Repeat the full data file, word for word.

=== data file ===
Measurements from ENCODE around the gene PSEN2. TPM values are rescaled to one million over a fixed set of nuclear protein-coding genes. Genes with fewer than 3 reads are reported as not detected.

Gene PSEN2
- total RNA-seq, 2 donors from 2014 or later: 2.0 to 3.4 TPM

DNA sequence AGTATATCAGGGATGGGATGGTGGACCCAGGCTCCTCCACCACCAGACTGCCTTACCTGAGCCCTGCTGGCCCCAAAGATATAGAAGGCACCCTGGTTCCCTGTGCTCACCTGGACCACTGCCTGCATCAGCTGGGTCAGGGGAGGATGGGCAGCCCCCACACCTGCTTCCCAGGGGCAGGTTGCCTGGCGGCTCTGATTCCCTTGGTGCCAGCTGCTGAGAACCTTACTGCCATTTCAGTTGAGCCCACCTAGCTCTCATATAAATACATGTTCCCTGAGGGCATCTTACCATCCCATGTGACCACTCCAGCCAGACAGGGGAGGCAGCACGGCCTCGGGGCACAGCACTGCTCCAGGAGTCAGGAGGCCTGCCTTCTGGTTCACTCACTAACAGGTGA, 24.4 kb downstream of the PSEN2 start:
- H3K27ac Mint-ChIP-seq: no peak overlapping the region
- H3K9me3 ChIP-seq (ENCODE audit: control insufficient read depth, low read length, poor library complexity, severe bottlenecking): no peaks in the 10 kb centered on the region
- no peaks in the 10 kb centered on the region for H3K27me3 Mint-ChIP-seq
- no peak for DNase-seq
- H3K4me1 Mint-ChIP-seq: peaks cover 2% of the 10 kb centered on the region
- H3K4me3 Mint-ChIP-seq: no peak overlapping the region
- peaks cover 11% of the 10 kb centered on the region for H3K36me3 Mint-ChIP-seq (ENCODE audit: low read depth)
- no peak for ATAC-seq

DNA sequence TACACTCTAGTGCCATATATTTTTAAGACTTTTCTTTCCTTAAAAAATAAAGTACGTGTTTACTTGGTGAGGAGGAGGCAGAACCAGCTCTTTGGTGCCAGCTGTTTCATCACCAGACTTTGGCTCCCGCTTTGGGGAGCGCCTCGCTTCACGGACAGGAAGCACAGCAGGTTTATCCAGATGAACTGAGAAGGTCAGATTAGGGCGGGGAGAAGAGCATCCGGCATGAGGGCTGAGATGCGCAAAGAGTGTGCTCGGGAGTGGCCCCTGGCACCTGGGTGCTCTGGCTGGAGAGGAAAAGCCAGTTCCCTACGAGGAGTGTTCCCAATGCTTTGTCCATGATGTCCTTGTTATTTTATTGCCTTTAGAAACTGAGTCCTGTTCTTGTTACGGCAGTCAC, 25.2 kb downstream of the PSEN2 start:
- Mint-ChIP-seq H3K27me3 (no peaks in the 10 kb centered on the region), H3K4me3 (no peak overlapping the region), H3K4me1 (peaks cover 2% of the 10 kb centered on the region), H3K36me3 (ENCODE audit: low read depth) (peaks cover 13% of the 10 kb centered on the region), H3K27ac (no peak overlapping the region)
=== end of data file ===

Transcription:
Measurements from ENCODE around the gene PSEN2. TPM values are rescaled to one million over a fixed set of nuclear protein-coding genes. Genes with fewer than 3 reads are reported as not detected.

Gene PSEN2
- total RNA-seq, 2 donors from 2014 or later: 2.0 to 3.4 TPM

DNA sequence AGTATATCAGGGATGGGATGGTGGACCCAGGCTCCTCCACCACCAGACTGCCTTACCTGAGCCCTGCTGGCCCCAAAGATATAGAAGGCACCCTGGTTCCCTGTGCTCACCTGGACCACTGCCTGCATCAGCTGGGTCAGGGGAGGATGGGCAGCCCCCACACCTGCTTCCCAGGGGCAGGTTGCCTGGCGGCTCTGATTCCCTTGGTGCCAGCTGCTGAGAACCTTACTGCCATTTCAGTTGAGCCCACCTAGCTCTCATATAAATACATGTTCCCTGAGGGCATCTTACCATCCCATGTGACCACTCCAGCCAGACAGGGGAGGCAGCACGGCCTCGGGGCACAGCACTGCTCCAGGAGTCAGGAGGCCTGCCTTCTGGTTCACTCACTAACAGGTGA, 24.4 kb downstream of the PSEN2 start:
- H3K27ac Mint-ChIP-seq: no peak overlapping the region
- H3K9me3 ChIP-seq (ENCODE audit: control insufficient read depth, low read length, poor library complexity, severe bottlenecking): no peaks in the 10 kb centered on the region
- no peaks in the 10 kb centered on the region for H3K27me3 Mint-ChIP-seq
- no peak for DNase-seq
- H3K4me1 Mint-ChIP-seq: peaks cover 2% of the 10 kb centered on the region
- H3K4me3 Mint-ChIP-seq: no peak overlapping the region
- peaks cover 11% of the 10 kb centered on the region for H3K36me3 Mint-ChIP-seq (ENCODE audit: low read depth)
- no peak for ATAC-seq

DNA sequence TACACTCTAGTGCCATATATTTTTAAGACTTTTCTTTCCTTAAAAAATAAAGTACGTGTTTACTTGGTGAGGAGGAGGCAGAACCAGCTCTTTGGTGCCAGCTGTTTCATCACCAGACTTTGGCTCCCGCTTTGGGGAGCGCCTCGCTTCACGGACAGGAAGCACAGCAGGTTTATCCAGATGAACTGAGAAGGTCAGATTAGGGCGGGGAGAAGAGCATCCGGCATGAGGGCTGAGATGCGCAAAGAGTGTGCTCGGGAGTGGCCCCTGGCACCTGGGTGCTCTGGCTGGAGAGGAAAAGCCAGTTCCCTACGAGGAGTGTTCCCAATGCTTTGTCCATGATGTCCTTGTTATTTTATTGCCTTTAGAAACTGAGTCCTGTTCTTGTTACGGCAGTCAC, 25.2 kb downstream of the PSEN2 start:
- Mint-ChIP-seq H3K27me3 (no peaks in the 10 kb centered on the region), H3K4me3 (no peak overlapping the region), H3K4me1 (peaks cover 2% of the 10 kb centered on the region), H3K36me3 (ENCODE audit: low read depth) (peaks cover 13% of the 10 kb centered on the region), H3K27ac (no peak overlapping the region)